Trade Winds

Here you will find my journeys. From retreats to pilgrimages and from missions to holidays. So let's "...throw off the bowlines. Sail away from the safe harbor. Catch the trade winds in your sails. Explore. Dream. Discover." Mark Twain
Living in: Edinburgh, Scotland

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  • Day1

    In February 2010 I had the opportunity to work alongside various denominations working with asylum seekers and the homeless, and protesting against nuclear weapons and the arms trade.

    I loved exploring London a little also as you will see from the pictures. I found a few amazing things. One was a memorial to William Tyndale who was executed for trying to get the bible into the language of the people. His last words: "Lord open the eyes of the King of England"

    I enjoyed tea and a chat with the Menmonites one day and also went to the SPEAK (anabaptist) conference. It was a time of fellowship and activism. At the speak conference we took the beat your swords into plows literally and starting with an Iraqi who suffered under the bombs we smashed a part of a war plane (the same sort of war plane used to kill civilians in Iraq).

    It reminded me of these words, when I saw the Iraqi who had forgiven but not forgotten the terror caused by war: “Forgiveness is an act of the will, and the will can function regardless of the temperature of the heart.” —Corrie ten Boom

    My time away also involved challenging the highly unregulated war trade. It brought these words about another wicked trade to mind : “When people speak of great men, they think of men like Napoleon - men of violence. Rarely do they think of peaceful men. But contrast the reception they will receive when they return home from their battles. Napoleon will arrive in pomp and in power, a man who's achieved the very summit of earthly ambition. And yet his dreams will be haunted by the oppressions of war. William Wilberforce, however, will return to his family, lay his head on his pillow and remember: the slave trade is no more.” —Charles Fox

    Part of our protest was also against Nuclear weapons. In the words of The Methodist Church, The Baptist Union and United Reformed Church: “Our churches urge the British Government to work tirelessly to rid the world of weapons of mass destruction. Replacing Trident would send the wrong message to aspiring nuclear powers. Replacing Trident with a new system with a potential life span to 2050 flies in the face of commitments that the UK has made under the Nuclear Non-Proliferation Treaty.”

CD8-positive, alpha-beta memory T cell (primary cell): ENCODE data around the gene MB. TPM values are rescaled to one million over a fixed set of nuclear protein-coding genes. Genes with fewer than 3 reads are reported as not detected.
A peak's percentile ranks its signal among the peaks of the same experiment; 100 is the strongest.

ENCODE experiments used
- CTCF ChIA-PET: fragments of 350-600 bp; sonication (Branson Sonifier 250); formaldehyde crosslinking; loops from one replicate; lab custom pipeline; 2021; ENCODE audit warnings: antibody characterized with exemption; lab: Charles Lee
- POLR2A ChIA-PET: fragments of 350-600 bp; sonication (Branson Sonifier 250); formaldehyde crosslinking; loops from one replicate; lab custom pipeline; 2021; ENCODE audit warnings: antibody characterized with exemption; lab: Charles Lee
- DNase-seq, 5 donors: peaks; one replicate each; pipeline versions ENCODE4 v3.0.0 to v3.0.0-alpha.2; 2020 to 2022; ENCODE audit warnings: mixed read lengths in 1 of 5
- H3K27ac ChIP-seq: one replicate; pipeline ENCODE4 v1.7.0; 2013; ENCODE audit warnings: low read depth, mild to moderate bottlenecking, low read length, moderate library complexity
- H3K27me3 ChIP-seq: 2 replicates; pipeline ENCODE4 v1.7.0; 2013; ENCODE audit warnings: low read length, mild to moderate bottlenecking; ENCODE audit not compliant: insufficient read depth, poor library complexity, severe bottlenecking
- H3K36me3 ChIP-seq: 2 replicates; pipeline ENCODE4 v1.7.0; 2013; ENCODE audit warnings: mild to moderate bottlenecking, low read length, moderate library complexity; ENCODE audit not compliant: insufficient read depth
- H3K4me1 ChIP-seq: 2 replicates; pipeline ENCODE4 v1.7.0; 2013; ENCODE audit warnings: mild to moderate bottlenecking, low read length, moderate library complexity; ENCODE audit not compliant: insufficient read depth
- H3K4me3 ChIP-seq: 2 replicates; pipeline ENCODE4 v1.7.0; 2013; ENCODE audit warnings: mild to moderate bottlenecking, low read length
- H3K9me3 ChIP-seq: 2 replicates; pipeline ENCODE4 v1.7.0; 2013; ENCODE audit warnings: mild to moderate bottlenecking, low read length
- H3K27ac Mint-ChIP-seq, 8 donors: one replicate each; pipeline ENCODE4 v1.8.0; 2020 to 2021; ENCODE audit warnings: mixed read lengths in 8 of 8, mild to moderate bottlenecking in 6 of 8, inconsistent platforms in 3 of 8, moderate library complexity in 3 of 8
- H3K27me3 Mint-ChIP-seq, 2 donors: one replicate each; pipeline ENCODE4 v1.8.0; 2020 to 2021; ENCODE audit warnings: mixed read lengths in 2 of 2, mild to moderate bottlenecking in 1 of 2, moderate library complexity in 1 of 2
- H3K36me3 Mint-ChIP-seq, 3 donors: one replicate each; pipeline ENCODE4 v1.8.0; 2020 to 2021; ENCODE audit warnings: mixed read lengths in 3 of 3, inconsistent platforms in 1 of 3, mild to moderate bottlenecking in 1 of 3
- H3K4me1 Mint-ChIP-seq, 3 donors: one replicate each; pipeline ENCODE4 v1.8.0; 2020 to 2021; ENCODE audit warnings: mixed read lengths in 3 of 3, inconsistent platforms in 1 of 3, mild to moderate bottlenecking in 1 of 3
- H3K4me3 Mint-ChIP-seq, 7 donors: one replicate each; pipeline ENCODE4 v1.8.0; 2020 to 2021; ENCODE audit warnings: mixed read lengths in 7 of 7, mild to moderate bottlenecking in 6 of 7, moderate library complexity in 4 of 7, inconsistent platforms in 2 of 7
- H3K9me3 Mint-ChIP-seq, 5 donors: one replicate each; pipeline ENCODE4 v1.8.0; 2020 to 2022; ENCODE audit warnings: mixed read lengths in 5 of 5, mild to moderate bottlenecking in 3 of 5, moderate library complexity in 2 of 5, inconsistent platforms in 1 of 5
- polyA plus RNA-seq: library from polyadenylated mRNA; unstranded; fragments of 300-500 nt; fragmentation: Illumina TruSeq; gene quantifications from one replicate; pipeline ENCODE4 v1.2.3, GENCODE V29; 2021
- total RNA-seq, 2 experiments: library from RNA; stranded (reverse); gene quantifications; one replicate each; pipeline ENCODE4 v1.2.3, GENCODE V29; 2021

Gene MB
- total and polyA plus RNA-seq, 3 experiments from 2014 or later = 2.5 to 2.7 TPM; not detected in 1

Though I'm not Catholic, but deeply evangelical I stayed with the Catholic Workers and helped with various works of mercy among the poor (helping the poor is certainly something we can all agree on). To find out more about this trip see my article "Judas, Peter or Jesus?" published on page 3 of the London Catholic Worker: http://londoncatholicworker.org/spring2010.pdf
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  • Day1

    In 2005 (not sure of date and month exactly) my adventures abroad began. It was a free business studies trip for potential young entrepreneurs. I had graduated with a degree in Social Science at the time and was starting to study Theology. It was an amazing new adventure.

    Highlights: The trip made some local news as you can see in the image below. There was a lovely model village of olde Sweden which included a tram, and a beautiful Lutheran church crafted entirely of wood (no nails). We also had lovely meals out. One of the meals was venison and cloud berries. These berries are indigenous to the Swedish mountains and can hardly be found anywhere else. We travelled into the mountains by chair lift to a mountain top restaurant to partake of this feast. We could see one of the worlds largest bridges from the mountain.

    Though I never set up a social enterprise or business as I had hoped on my return, the trip was a blessing in many ways. One blessing came as I found a beautiful church hidden within the hotel we stayed in. It seemed a place of peace and solitude. There was also a lovely Christian bookshop near by. I was constantly reminded of God's grace in my struggle to be a good witness. This was a time of youth on the edge of some bigger events in my life. And so my story continued...
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